That’s what started it.
You added raisins instead of blueberries and she was off like a rocket.
All attempts to diffuse the meltdown were useless.
It’s calm now (though you feel like you were run over by a truck). Taking some deep breaths you wonder…
What just happened here?
Unfortunately, this was only one of many mornings like this. If it wasn’t the oatmeal, it would have been something else. It seems like you can barely make it through a day without an epic meltdown.
You’ve tried timeouts, taking things away, grounding. She doesn’t seem to care at all.
You read about reward charts. So, you implement one. It works for ½ a day.
You threaten. You bribe. You beg.
And still, every day is the same.
From Your Child’s Perspective
Most of the time, your child is unable to communicate clearly what’s going on inside. Either they don’t have the words, or they don’t have the ability to organize and verbalize the things that led up to the meltdown.
Let’s imagine you could see into your child’s brain, here’s what happened this morning:
I didn’t sleep good last night. Again. I toss and turn. I have bad dreams. I don’t wake up rested.
Then I remembered it was a school day. I really don’t like school. Especially Tuesdays when we have music class. All of those instruments sound like nails on a chalkboard. I want to run out of the classroom just to get some peace. (And sometimes I do!)
It’s also the day they serve fish tacos in the cafeteria. I can’t handle the smell. At. All. I try to pull my sweatshirt over my head to block the smell, but the teachers tell me ‘no hoods allowed at school.’
My handwriting is horrible. My hand gets tired. Everyone else speeds through their spelling lists and I have trouble making the ‘e’s’ look different from the ‘o’s.’
When you finally peel me out of bed and throw me in the bathroom to get ready, I’m punched in the face by my older brother’s body spray. (Yuck! Why do boys wear that?) It’s another smell I CANNOT HANDLE!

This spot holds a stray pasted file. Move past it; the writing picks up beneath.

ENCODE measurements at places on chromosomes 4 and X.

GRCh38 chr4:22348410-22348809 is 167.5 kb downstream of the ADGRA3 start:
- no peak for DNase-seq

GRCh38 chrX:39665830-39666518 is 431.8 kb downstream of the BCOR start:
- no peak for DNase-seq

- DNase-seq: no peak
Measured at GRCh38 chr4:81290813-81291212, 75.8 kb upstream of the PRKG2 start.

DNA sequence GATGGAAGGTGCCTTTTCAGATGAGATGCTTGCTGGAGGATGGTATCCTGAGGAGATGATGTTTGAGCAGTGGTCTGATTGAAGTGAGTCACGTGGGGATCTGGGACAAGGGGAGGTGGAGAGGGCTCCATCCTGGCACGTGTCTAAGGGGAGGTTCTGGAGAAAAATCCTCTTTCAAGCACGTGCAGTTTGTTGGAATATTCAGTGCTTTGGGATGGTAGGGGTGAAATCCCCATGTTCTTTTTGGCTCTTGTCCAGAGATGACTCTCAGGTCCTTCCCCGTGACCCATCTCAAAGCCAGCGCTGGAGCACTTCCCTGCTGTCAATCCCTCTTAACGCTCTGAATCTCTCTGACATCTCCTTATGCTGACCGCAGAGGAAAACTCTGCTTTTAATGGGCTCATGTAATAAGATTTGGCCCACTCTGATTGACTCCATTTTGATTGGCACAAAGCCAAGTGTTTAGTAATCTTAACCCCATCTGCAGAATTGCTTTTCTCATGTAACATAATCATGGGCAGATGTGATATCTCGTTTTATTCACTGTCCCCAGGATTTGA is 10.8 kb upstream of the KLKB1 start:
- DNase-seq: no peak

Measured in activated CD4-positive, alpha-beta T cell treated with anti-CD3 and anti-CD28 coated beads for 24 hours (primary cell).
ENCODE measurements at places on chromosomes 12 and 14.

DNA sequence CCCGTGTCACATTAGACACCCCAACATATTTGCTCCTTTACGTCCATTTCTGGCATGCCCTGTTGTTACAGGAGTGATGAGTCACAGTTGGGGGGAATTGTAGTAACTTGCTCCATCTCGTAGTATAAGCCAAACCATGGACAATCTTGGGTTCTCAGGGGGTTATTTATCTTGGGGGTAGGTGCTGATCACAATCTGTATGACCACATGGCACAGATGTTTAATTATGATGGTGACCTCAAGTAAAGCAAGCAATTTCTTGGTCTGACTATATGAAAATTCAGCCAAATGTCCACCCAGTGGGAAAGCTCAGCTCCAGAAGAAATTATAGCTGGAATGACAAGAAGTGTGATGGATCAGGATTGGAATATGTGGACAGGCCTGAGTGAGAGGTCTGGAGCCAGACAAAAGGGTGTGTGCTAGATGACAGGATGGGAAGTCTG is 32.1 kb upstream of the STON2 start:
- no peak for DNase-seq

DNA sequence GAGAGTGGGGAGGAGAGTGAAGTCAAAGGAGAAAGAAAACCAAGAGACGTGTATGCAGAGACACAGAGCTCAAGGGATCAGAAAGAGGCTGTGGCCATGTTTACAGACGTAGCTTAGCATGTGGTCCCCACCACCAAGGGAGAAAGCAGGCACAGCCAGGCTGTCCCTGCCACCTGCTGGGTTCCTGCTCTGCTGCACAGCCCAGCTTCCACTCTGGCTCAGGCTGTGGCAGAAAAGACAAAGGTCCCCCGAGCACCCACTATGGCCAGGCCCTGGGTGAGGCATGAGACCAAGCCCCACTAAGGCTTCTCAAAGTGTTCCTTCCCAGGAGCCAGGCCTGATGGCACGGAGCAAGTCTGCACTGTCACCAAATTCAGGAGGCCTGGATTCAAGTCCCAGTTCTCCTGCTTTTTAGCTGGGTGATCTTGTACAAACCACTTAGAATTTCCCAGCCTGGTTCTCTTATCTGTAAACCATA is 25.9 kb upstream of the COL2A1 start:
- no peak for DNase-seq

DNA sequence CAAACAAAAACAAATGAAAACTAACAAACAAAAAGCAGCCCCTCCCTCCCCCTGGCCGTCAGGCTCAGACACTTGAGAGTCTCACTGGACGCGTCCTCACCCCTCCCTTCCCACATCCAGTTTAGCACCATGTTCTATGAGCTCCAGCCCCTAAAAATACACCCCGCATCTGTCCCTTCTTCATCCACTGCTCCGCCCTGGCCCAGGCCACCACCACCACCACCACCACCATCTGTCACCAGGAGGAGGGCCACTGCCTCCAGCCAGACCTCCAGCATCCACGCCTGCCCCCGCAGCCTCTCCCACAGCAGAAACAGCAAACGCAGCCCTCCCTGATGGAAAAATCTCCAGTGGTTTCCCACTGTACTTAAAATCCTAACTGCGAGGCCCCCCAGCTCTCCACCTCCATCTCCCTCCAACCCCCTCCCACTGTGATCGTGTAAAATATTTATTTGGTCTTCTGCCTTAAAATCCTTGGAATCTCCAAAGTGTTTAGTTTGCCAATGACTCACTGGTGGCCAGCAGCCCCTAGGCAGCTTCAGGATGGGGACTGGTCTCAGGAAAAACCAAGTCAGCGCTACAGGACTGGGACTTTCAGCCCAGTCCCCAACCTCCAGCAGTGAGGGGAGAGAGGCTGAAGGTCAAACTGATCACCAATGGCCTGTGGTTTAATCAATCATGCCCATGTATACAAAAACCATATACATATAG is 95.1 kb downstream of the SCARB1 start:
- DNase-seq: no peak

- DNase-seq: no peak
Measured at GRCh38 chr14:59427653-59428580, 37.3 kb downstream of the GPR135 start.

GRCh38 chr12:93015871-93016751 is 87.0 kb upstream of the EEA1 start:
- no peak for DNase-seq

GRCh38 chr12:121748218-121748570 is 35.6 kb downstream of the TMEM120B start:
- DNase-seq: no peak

The toothpaste tickles my tongue, in a bad way. The new shirt you bought is super-itchy. I hate these pants.
So, by the time I get to the kitchen, I am already stressed to the max. My body cannot handle one more thing. The raisins were minor, I realize. And, on a weekend, it might not have bothered me, but today, it was too much.
I hate melting down like that. Once it get started, I have no idea how to stop. The longer it goes, the more horrible I feel about myself and my behavior. The harder I try to stop, the bigger the emotions get.
I wish I had a way to tell all of this to you, but most of the time, even I don’t realize what’s going on. All I know is that my body feels out of control.”
Wouldn’t that be helpful?
Maybe you’ll never get detailed insight like this, but with a little persistence on your part, the picture may become a little clearer.
It starts by being curious, rather than critical of your child’s behavior.
Being willing to love your child past their behavior. Being willing to give them the benefit of the doubt that there is more than meets the eye when it comes to these epic meltdowns.
It requires that you see these outbursts as signs that your child is struggling and needs your help. (Rather than seeing their behavior as intentionally trying to “push your buttons.”)
- Start with this list of 25 things that impact your child’s behavior.
- Then, continue to dig deeper. Either by asking your child for more details or by simply being observant (click the box below for a free printout listing questions to consider).
Maybe you’ll identify some patterns. Maybe you’ll notice something you previously overlooked.
Or, maybe you’ll realize that your child would benefit from the support of a Mental Health Professional, an Occupational Therapist, a Learning Specialist, a Dietitian. Maybe they could use a gym membership, opportunities to be creative, to slow down, or to play.
Eventually, you’ll realize it’s really not about the oatmeal.
Learning to be Curious.
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